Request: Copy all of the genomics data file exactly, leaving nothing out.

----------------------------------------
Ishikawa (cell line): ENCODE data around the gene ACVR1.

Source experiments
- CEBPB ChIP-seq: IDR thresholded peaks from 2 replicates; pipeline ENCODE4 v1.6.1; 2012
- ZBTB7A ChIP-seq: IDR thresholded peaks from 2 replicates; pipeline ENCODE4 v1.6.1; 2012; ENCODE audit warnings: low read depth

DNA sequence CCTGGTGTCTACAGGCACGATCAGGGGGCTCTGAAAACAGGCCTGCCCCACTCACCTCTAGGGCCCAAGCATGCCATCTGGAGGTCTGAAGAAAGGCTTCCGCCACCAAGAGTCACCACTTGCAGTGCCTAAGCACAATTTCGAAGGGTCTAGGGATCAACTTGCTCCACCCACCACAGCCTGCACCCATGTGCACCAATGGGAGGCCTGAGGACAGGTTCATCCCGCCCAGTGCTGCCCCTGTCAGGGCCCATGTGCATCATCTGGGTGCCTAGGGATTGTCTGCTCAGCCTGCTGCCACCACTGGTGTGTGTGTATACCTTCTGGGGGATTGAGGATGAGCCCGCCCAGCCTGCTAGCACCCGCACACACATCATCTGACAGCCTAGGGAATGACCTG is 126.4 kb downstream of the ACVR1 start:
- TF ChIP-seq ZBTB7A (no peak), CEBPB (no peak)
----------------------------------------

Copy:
Ishikawa (cell line): ENCODE data around the gene ACVR1.

Source experiments
- CEBPB ChIP-seq: IDR thresholded peaks from 2 replicates; pipeline ENCODE4 v1.6.1; 2012
- ZBTB7A ChIP-seq: IDR thresholded peaks from 2 replicates; pipeline ENCODE4 v1.6.1; 2012; ENCODE audit warnings: low read depth

DNA sequence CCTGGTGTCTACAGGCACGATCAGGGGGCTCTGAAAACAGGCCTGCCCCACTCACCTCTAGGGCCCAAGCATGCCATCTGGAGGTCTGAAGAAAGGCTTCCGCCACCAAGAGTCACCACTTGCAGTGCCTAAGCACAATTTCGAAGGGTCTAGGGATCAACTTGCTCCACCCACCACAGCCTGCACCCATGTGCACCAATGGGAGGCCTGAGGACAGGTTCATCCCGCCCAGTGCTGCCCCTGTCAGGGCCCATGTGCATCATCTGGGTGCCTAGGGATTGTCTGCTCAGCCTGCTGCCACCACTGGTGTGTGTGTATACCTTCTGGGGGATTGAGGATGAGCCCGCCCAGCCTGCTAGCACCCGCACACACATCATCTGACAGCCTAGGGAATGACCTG is 126.4 kb downstream of the ACVR1 start:
- TF ChIP-seq ZBTB7A (no peak), CEBPB (no peak)